By Seth Klein and Vyas Saran
It is now clear that a core assertion of the No side in the electoral reform referendum—one that will be endlessly repeated over the coming months—is that proportional representation (pro rep) should be rejected because it will enable far right or “extremist” political parties.
It is a spurious claim.
The likelihood of seeing extreme, right-wing parties gain a new foothold in our province, should British Columbians choose to embrace pro rep next fall, is virtually zero.
Throughout the past century, democracies around the world have wrestled with the scourge of far right, fascist, and xenophobic political parties, whose relative prominence tends to ebb and flow with political and economic events. But their political “success” has had nothing to do with the electoral system.
No electoral system has a monopoly on either preventing or fostering far right parties, and those advancing claims to the contrary are merely cherry-picking examples to make mischief in this referendum.
The record of first-past-the-post
Big picture, it is worth appreciating that our current first-past-the-post (FPTP) electoral system is actually the exception—not the norm—among democratic countries. Most democracies employ some form of pro rep. There are really only four democracies that still use exclusively FPTP: the USA, the U.K., India and, of course, Canada. These four countries have also been more apt to elect hard right governments with false majorities that impose radical right-wing agendas:
- Most recently, the USA elected Donald Trump under a FPTP system. In that case, Trump won with less of the popular vote than his opponent Hilary Clinton received. The U.S. Congress is also elected under FPTP, and the Republican Party (which currently commands majorities in both the Senate and House of Representatives) arguably has an immigration policy platform that is as, if not more, anti-immigrant than any European government.
- The UK elected Margaret Thatcher with a false majority (she first won 100 percent of the power with 44 percent of the popular vote), ushering in the first hardcore neoliberal government of the post-World War II era.
- India, under FPTP, most recently elected the Modi government with a false majority (100 percent of the power with 31 percent of the popular vote), whose Hindu nationalist Bharatiya Janata Party is seen as neofascist by many.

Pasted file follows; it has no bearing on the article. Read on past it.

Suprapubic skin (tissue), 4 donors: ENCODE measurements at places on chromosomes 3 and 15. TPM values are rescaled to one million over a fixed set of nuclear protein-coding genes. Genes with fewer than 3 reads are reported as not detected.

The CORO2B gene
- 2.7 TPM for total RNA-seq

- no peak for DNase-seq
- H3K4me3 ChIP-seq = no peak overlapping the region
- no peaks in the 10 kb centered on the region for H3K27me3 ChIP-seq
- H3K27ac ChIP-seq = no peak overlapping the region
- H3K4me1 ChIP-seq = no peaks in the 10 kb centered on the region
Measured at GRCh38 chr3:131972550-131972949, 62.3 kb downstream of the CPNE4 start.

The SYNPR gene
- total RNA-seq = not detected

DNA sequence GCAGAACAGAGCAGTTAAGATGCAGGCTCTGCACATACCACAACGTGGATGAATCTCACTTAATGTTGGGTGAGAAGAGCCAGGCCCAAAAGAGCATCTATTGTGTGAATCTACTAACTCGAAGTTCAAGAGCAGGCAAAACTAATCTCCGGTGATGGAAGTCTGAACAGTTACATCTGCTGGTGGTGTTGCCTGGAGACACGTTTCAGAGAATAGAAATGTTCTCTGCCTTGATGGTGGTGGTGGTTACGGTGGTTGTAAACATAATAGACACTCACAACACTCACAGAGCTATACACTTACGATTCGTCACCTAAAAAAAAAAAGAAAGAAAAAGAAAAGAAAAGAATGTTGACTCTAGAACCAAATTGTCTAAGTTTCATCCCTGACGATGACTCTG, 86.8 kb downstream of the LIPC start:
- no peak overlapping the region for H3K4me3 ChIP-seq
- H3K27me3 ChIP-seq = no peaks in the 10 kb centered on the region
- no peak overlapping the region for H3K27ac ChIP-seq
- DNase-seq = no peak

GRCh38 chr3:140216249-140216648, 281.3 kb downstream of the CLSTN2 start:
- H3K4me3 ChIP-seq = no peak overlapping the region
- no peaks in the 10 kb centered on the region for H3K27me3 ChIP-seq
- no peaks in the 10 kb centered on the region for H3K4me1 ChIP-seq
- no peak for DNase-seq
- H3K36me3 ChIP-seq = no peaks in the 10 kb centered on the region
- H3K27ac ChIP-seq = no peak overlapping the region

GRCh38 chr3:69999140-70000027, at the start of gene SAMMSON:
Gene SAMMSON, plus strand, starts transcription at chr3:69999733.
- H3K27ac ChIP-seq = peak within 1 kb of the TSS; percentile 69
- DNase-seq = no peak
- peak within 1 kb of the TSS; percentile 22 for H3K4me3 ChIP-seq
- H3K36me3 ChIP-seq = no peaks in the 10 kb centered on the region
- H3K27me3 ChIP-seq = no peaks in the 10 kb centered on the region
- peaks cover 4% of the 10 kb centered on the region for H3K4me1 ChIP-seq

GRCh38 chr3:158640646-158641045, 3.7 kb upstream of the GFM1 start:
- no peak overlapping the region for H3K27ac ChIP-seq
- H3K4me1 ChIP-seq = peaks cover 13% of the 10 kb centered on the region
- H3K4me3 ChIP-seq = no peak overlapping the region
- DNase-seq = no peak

- And then there is Canada, with our antiquated FPTP system that has given false majorities to the likes of Stephen Harper, Gordon Campbell, Mike Harris, and most recently Doug Ford, all of whom received 100 percent of the power to impose their austerity agendas.
(To this list we might also add the Philippines. Their presidential election uses FPTP, although their legislature does not. The current president, Rodrigo Duterte, is cut from much the same cloth as Trump. He is a populist demagogue whose human rights record and encouragement of extrajudicial killings of alleged criminals is a source of great international consternation. In 2016, Duterte won with just 39 percent of the vote, while two more progressive/centrist candidates received votes that outnumbered him in combination. And yet, Duterte rules—with a murderous iron fist.)
In some cases, conservative parties elected under FPTP have quietly accommodated ultra-right elements within their big tents, granting these far right tendencies considerable power within our existing system. (Witness Trump’s inclusion of alt-right elements within his Republican government, or the Harper government’s dog-whistle appeals to anti-immigrant tendencies.)
Given this, a question worth considering is: what is better? Knowing what power these far right groups have because we can count their electoral seats and read the terms of a minority government policy program in black-and-white (as occurs under pro rep)? Or having these groups lurk in the shadows of big-tent conservative parties, without really knowing how much political clout they wield (as occurs now under FPTP)?
The point here is not to suggest that FPTP inherently produces more hard right governments. But rather, the contention that FPTP will somehow save us from far right political elements is rubbish.
What really encourages the emergence of far right parties?